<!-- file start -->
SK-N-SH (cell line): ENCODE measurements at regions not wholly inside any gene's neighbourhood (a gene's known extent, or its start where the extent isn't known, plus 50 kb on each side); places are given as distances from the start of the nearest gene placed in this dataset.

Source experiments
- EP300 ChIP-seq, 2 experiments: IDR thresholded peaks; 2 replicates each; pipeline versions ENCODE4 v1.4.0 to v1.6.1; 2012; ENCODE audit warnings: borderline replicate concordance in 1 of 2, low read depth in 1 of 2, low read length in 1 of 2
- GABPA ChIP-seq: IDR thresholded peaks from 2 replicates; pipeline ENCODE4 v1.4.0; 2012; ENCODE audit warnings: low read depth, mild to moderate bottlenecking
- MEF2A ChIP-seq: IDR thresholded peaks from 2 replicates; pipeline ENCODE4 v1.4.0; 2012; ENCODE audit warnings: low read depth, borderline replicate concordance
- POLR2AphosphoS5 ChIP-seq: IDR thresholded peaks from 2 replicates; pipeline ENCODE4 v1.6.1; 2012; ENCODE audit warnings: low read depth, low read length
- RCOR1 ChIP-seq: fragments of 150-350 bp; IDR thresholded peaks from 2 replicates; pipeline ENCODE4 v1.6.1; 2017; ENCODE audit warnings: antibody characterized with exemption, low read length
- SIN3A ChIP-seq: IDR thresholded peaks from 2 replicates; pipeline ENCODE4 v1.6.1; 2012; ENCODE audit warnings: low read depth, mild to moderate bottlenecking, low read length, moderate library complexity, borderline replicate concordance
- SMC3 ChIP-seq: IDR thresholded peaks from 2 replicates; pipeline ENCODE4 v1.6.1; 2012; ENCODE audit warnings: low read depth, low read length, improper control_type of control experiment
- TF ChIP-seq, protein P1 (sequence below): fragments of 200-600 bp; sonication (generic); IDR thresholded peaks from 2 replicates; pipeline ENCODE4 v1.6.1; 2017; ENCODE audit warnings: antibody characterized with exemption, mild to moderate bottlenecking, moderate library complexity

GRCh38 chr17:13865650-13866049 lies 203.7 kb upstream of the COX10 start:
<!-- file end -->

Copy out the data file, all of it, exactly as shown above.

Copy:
SK-N-SH (cell line): ENCODE measurements at regions not wholly inside any gene's neighbourhood (a gene's known extent, or its start where the extent isn't known, plus 50 kb on each side); places are given as distances from the start of the nearest gene placed in this dataset.

Source experiments
- EP300 ChIP-seq, 2 experiments: IDR thresholded peaks; 2 replicates each; pipeline versions ENCODE4 v1.4.0 to v1.6.1; 2012; ENCODE audit warnings: borderline replicate concordance in 1 of 2, low read depth in 1 of 2, low read length in 1 of 2
- GABPA ChIP-seq: IDR thresholded peaks from 2 replicates; pipeline ENCODE4 v1.4.0; 2012; ENCODE audit warnings: low read depth, mild to moderate bottlenecking
- MEF2A ChIP-seq: IDR thresholded peaks from 2 replicates; pipeline ENCODE4 v1.4.0; 2012; ENCODE audit warnings: low read depth, borderline replicate concordance
- POLR2AphosphoS5 ChIP-seq: IDR thresholded peaks from 2 replicates; pipeline ENCODE4 v1.6.1; 2012; ENCODE audit warnings: low read depth, low read length
- RCOR1 ChIP-seq: fragments of 150-350 bp; IDR thresholded peaks from 2 replicates; pipeline ENCODE4 v1.6.1; 2017; ENCODE audit warnings: antibody characterized with exemption, low read length
- SIN3A ChIP-seq: IDR thresholded peaks from 2 replicates; pipeline ENCODE4 v1.6.1; 2012; ENCODE audit warnings: low read depth, mild to moderate bottlenecking, low read length, moderate library complexity, borderline replicate concordance
- SMC3 ChIP-seq: IDR thresholded peaks from 2 replicates; pipeline ENCODE4 v1.6.1; 2012; ENCODE audit warnings: low read depth, low read length, improper control_type of control experiment
- TF ChIP-seq, protein P1 (sequence below): fragments of 200-600 bp; sonication (generic); IDR thresholded peaks from 2 replicates; pipeline ENCODE4 v1.6.1; 2017; ENCODE audit warnings: antibody characterized with exemption, mild to moderate bottlenecking, moderate library complexity

GRCh38 chr17:13865650-13866049 lies 203.7 kb upstream of the COX10 start: